The Fool s Progress The Fool s Progress the fat masterpiece as Edward Abbey labeled it is his most important piece of writing it reveals the complete Ed Abbey from the green grass of his memory as a child in Appalachi

  • Title: The Fool's Progress
  • Author: Edward Abbey
  • ISBN: 9780805057911
  • Page: 449
  • Format: Paperback
  • The Fool s Progress, the fat masterpiece as Edward Abbey labeled it, is his most important piece of writing it reveals the complete Ed Abbey, from the green grass of his memory as a child in Appalachia to his approaching death in Tuscon at age sixty two When his third wife abandons him in Tucson, boozing, misanthropic anarchist Henry Holyoak Lightcap shoots his refrigeThe Fool s Progress, the fat masterpiece as Edward Abbey labeled it, is his most important piece of writing it reveals the complete Ed Abbey, from the green grass of his memory as a child in Appalachia to his approaching death in Tuscon at age sixty two When his third wife abandons him in Tucson, boozing, misanthropic anarchist Henry Holyoak Lightcap shoots his refrigerator and sets off in a battered pick up truck for his ancestral home in West Virginia Accompanied only by his dying dog and his memories, the irascible warhorse a stand in for the real Abbey begins a bizarre cross country odyssey determined to make peace with his past and to wage one last war against the ravages of progress A profane, wildly funny, brash, overbearing, exquisite tour de force The Chicago Tribune

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      Published :2021-02-16T19:19:32+00:00

    About "Edward Abbey"

    1. Edward Abbey

      Edward Paul Abbey 1927 1989 was an American author and essayist noted for his advocacy of environmental issues, criticism of public land policies, and anarchist political views.Abbey attended college in New Mexico and then worked as a park ranger and fire lookout for the National Park Service in the Southwest It was during this time that he developed the relationship with the area s environment that influenced his writing During his service, he was in close proximity to the ruins of ancient Native American cultures and saw the expansion and destruction of modern civilization His love for nature and extreme distrust of the industrial world influenced much of his work and helped garner a cult following.Abbey died on March 14, 1989, due to complications from surgery He was buried as he had requested in a sleeping bag no embalming fluid, no casket His body was secretly interred in an unmarked grave in southern Arizona.

    424 thoughts on “The Fool's Progress”

    1. Recently, a group of my guy friends decided to form a book club. One reason: all our wives were already in one, and we felt the need to exercise our own intellects. The real reason: the NFL is over for the year, and we needed an excuse to drink beer on Sunday. (An excuse other than “it’s Sunday!”). In the abstract, I should love being part of a book club. I like reading. I like talking about what I’ve read. I like to drink. It seems a no-brainer. However – and this a big “however” [...]

    2. Onvan : The Fool's Progress - Nevisande : Edward Abbey - ISBN : 805057919 - ISBN13 : 9780805057911 - Dar 528 Safhe - Saal e Chap : 1988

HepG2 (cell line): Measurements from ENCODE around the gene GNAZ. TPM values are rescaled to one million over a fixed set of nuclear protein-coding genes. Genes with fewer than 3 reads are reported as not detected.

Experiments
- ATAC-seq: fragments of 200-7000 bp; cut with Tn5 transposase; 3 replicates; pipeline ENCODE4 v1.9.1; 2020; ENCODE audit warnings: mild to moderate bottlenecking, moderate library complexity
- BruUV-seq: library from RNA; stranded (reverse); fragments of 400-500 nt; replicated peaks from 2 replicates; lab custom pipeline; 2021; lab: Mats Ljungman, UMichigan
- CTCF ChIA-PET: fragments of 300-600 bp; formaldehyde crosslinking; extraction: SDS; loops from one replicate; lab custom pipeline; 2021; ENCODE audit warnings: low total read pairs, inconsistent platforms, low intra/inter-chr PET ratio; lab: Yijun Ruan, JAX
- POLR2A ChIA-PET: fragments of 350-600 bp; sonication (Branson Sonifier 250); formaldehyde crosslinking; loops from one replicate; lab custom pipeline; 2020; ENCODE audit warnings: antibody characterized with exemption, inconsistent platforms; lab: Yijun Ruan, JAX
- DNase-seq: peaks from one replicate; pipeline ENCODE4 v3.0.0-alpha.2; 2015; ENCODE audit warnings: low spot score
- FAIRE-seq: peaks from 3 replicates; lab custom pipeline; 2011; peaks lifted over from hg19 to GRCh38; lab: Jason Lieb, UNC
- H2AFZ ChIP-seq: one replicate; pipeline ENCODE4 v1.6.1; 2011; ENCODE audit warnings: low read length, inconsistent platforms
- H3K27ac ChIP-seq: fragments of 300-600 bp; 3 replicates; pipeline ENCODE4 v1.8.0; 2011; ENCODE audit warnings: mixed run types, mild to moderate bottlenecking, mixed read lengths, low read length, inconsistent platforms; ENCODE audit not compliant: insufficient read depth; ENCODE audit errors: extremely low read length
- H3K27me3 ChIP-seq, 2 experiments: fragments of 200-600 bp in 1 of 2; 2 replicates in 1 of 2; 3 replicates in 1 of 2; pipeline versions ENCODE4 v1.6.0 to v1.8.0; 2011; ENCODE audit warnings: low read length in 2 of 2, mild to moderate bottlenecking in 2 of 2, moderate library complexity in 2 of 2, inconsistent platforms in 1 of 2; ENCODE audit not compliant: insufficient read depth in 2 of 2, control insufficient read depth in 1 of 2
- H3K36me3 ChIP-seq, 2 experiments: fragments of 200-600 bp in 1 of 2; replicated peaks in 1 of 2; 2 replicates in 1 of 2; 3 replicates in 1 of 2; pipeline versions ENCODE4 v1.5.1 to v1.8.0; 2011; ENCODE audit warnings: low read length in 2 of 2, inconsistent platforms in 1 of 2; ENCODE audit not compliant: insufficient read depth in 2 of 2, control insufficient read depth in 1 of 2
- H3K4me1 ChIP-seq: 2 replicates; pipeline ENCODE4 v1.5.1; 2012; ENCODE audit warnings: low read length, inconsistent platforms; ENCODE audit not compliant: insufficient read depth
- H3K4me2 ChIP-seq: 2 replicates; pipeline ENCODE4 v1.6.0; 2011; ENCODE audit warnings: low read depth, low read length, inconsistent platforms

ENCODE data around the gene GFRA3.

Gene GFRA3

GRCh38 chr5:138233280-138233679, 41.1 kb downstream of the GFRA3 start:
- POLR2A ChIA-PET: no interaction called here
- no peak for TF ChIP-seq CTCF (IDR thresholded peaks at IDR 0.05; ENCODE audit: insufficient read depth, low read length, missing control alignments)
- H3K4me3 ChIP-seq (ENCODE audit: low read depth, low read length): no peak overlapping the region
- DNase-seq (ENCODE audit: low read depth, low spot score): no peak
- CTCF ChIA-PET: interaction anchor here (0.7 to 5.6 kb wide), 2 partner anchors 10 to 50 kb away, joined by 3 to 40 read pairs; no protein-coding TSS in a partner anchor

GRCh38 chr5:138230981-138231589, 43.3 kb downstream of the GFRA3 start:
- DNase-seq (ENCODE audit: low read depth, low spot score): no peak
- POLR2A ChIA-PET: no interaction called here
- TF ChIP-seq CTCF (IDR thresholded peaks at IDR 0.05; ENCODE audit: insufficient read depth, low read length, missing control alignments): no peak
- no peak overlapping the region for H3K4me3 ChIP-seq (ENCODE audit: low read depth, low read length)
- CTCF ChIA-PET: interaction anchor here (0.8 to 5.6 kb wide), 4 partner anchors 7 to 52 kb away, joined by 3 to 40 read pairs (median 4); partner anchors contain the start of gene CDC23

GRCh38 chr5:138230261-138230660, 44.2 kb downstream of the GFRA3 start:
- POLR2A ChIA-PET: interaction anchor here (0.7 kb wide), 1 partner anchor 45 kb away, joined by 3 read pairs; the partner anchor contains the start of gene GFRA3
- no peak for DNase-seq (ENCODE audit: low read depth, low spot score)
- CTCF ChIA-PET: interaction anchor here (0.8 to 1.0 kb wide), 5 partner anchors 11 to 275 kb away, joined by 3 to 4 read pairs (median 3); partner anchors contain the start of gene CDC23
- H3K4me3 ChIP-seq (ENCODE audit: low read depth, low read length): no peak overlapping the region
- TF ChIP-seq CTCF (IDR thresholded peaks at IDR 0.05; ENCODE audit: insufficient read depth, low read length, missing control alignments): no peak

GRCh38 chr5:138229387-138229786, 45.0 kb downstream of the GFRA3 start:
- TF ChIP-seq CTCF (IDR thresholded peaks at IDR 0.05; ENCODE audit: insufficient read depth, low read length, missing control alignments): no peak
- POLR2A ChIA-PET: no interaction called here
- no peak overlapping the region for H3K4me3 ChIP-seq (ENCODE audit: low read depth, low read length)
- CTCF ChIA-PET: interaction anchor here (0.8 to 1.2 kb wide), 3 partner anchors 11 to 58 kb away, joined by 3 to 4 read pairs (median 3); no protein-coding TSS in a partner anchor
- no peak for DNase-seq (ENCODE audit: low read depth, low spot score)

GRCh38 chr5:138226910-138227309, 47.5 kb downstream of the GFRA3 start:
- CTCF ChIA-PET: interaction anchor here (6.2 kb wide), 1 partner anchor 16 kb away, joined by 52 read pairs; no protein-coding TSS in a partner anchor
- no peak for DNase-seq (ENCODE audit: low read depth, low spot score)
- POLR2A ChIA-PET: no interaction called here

3. Edward Abbey is a dirty old man. Backwoods, racist, sexist, libertarian, dirty old man. I love him. I would proudly have his babies.This may be the best summary of this book ever. Really it's beautiful. Makes me homesick for the desert and the kind of rugged individualism and anti authoritarianism that Abbey represents so well. Makes me realize that coming home is a powerfully healing thing to do.

    4. Apparently, Edward Abbey is an environmentalist whose books have been known to inspire radicals but also open up frank discussions about the treatment and protection of the western landscape. All right. That's one point of view. I can respect that.But, this was not the book to start with. I don't know if he's a great author or not, but, supposedly, this book is autobiographical and I can tell you, if it is (he's dead it's all speculative anyway) that I don't like him. Completely self-indulgent a [...]

    5. Edward Abbey died in March of 1989. In the latter part of 1988, he saw his last and perhaps most accomplished work brought to bed at his publishers in New York. The author of many highly controversial works of fiction and non-fiction, best known for his seemingly solitary stand against the ecological destruction of the western American deserts, Abbey's last book effectively completed a cycle. At the same time it was a very close foretelling of his own probable doom.Abbey was an environmentalist [...]

    6. This is one of the funniest books I've read in a long time."Like him I'll get shitfaced fallingdown snotflying toilet-hugging drunk. Reality management.""And why? What's my problem? Well, I have this queer thing about pretty girls: I like them. And this weird thing about steady jobs: I dont like them. I dont believe in doing work I dont want to do in order to live the way I dont want to live.""The word itself--skirt--excites im instantly. There is something about that airy garmet, he feels, that [...]

    7. I love Abbey because he is tough nut to crack, and a hard drink to swallow. He can be downright offensive, but it's important to see his distaste is not limited to women and Mexican's but leveled fully against all participants in society not excluding his autobiographical character Henry H. Lightcap. The autobiographical nature of this novel helped me untangle a bit of the contradictory, larger-than-life image Abbey has here in the west. Reading it after Loeffler's biography was helpful. I don't [...]